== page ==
The Physiotherapy Management of Persistent or Chronic Pain
If you have had pain for longer than 3-4 months it can be described as ‘Persistent’ or ‘Chronic Pain’. What this means is long after the injury should have started to settle the pain remains. A bit like the warning signs/fire alarms to the brain that there is potential harm (the initial injury or over/under load of tissues) have not turned down when they should.
There are a number of reasons this can occur. Research has started to show that some people have a genetic disposition (that they are born with a risk of it) to persistent pain, sometimes its that the central nervous system has been sensitised by pain over a long period of time and understands this state as ‘normal’. The other things that can create the risk of this occurring is chronic stress, anxiety and depression. There becomes a state of decreased activity and exercise/movement through fear that it is going to make the pain worse – which in turn increases it’s sensitivity. This is a downward spiral and is important that this is not continued as the longer it remains the harder it is to recover…..but recovery is possible with commitment and support.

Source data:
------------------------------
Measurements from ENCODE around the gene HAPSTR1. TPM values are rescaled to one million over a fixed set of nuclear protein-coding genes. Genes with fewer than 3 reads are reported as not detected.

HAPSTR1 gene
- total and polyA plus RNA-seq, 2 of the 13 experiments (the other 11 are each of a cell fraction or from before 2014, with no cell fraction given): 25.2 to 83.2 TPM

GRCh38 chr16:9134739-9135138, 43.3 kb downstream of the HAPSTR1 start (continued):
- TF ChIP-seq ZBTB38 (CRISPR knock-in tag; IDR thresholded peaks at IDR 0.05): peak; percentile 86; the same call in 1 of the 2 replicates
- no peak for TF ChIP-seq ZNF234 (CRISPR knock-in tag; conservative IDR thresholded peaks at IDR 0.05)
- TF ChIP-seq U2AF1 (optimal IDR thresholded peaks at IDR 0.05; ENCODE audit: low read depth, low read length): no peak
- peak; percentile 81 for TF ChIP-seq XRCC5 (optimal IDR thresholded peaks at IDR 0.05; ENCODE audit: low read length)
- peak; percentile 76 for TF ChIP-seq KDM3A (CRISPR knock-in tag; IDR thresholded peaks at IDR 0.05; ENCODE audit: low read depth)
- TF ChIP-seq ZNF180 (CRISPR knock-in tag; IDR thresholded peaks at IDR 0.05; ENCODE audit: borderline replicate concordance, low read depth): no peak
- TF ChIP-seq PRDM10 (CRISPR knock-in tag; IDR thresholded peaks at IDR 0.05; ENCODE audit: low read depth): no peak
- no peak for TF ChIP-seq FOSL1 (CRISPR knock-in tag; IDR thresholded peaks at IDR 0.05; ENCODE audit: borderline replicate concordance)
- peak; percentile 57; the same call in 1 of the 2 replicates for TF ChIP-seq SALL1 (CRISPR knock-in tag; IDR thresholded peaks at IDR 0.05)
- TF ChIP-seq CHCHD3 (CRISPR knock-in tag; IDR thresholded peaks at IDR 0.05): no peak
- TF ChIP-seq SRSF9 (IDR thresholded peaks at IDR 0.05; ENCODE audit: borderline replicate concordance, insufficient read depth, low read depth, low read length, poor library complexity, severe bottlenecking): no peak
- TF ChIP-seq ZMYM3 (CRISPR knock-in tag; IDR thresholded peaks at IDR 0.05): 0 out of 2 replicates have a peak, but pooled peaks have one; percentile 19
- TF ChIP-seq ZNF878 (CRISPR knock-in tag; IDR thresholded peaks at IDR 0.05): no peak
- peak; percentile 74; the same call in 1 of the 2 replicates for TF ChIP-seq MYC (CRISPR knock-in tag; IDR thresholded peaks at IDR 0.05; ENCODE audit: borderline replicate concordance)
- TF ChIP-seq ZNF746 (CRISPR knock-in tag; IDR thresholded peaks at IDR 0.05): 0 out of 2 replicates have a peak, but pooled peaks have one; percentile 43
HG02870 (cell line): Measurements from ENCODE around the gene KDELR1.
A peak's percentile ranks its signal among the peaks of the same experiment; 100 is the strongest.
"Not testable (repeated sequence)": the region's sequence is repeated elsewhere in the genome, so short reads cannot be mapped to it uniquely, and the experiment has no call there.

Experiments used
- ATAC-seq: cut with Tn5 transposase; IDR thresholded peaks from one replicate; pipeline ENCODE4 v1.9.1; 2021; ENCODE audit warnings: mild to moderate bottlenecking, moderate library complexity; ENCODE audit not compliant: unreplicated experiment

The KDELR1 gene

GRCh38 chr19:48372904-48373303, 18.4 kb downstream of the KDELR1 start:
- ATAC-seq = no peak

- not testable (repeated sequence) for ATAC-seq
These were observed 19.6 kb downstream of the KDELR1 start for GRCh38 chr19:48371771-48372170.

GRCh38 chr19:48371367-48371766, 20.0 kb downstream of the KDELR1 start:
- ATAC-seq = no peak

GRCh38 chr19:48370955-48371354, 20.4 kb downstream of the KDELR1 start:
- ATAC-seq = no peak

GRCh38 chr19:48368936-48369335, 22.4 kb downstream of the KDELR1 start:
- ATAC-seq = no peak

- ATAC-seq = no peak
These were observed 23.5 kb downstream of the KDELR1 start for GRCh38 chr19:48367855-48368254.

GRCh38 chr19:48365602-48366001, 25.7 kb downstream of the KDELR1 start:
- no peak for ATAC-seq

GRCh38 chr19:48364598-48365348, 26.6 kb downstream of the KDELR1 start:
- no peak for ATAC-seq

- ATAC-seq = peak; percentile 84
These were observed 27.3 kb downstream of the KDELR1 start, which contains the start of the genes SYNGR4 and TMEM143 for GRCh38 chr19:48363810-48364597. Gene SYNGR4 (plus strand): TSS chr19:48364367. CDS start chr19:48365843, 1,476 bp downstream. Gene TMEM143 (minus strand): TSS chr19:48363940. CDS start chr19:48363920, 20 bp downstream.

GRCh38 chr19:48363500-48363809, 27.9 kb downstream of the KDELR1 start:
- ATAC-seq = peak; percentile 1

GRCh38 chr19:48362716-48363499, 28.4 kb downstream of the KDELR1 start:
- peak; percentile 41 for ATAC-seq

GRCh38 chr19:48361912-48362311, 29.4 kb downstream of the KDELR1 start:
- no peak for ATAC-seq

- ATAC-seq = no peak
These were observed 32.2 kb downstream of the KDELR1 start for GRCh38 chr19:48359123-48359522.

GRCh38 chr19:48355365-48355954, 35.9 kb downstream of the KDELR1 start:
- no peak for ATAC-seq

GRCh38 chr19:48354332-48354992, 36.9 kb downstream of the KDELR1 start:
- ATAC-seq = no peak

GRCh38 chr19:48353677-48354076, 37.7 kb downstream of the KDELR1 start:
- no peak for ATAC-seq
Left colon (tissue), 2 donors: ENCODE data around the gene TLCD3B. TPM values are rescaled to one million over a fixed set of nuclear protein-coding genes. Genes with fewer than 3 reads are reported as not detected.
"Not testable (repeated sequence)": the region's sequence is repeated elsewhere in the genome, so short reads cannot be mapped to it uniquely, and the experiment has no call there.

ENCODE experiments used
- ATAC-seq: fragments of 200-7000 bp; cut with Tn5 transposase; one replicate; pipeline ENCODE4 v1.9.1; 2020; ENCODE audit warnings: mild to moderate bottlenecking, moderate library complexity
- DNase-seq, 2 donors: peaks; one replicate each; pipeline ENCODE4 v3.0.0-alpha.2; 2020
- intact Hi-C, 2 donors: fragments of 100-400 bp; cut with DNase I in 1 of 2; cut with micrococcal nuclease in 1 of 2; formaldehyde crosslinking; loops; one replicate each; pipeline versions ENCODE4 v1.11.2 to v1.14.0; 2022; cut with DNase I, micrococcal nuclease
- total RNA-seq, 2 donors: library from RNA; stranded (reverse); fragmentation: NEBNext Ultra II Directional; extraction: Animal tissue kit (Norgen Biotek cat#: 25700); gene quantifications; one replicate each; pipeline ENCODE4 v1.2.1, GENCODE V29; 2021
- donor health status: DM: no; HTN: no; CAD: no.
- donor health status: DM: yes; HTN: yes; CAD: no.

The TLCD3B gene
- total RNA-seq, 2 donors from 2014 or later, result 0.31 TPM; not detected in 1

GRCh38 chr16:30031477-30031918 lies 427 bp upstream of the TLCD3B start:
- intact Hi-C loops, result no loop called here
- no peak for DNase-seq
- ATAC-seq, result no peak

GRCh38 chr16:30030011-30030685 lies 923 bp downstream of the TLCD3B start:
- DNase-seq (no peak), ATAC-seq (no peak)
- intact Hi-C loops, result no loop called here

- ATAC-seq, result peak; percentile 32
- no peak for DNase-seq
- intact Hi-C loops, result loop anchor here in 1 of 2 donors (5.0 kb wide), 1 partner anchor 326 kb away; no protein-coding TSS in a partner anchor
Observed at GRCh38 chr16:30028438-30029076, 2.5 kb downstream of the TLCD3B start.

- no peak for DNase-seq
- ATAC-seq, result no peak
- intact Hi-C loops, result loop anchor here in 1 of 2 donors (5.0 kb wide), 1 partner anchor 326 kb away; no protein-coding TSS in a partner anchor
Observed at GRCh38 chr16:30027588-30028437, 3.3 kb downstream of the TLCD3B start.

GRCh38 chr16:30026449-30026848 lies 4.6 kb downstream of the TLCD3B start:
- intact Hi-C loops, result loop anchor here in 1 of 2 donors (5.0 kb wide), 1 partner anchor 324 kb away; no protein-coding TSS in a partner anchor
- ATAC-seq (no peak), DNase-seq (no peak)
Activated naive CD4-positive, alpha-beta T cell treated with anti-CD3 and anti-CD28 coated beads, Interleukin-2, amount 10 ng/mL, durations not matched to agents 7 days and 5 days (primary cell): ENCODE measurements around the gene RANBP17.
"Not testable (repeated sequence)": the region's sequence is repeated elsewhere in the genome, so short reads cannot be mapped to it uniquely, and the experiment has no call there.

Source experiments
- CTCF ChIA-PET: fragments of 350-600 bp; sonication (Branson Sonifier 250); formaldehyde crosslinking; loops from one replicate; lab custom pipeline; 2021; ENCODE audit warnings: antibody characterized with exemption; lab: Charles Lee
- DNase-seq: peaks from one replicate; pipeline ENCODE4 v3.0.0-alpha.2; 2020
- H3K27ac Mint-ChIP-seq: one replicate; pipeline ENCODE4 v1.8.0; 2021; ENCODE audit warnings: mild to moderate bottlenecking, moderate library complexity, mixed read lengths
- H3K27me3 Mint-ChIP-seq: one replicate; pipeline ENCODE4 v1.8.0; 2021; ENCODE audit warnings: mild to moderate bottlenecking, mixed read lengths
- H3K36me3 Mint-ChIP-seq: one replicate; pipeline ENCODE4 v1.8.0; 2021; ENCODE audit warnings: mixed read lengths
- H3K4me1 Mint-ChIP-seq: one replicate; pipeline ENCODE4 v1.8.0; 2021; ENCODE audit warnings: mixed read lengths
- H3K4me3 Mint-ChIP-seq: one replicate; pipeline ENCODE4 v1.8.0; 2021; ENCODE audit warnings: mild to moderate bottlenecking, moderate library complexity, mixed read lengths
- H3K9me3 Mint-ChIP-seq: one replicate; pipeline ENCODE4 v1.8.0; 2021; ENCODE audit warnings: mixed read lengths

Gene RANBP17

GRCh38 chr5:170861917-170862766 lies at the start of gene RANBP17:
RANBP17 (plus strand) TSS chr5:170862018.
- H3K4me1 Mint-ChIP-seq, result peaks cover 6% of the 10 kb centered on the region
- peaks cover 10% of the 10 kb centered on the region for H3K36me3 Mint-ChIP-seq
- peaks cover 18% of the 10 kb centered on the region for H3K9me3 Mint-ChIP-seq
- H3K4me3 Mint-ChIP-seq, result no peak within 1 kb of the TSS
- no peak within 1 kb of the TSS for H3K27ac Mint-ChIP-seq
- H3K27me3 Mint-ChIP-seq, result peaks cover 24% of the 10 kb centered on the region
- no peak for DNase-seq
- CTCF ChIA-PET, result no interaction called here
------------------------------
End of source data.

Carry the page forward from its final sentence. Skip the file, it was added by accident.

This Video produced by the Physiotherapist and researcher Lorimer Mosely is an excellent explanation and visual aid to help you understand how this occurs and what can be done about it with rehabilitation. An excellent resource it that of Mike Stewart, a Chartered Physiotherapist, who has produced this booklet for patients.
If you have persistent or chronic pain then do get in touch, book an appointment and speak to Jane about rehabilitation to get you back on track and enjoying your daily life again!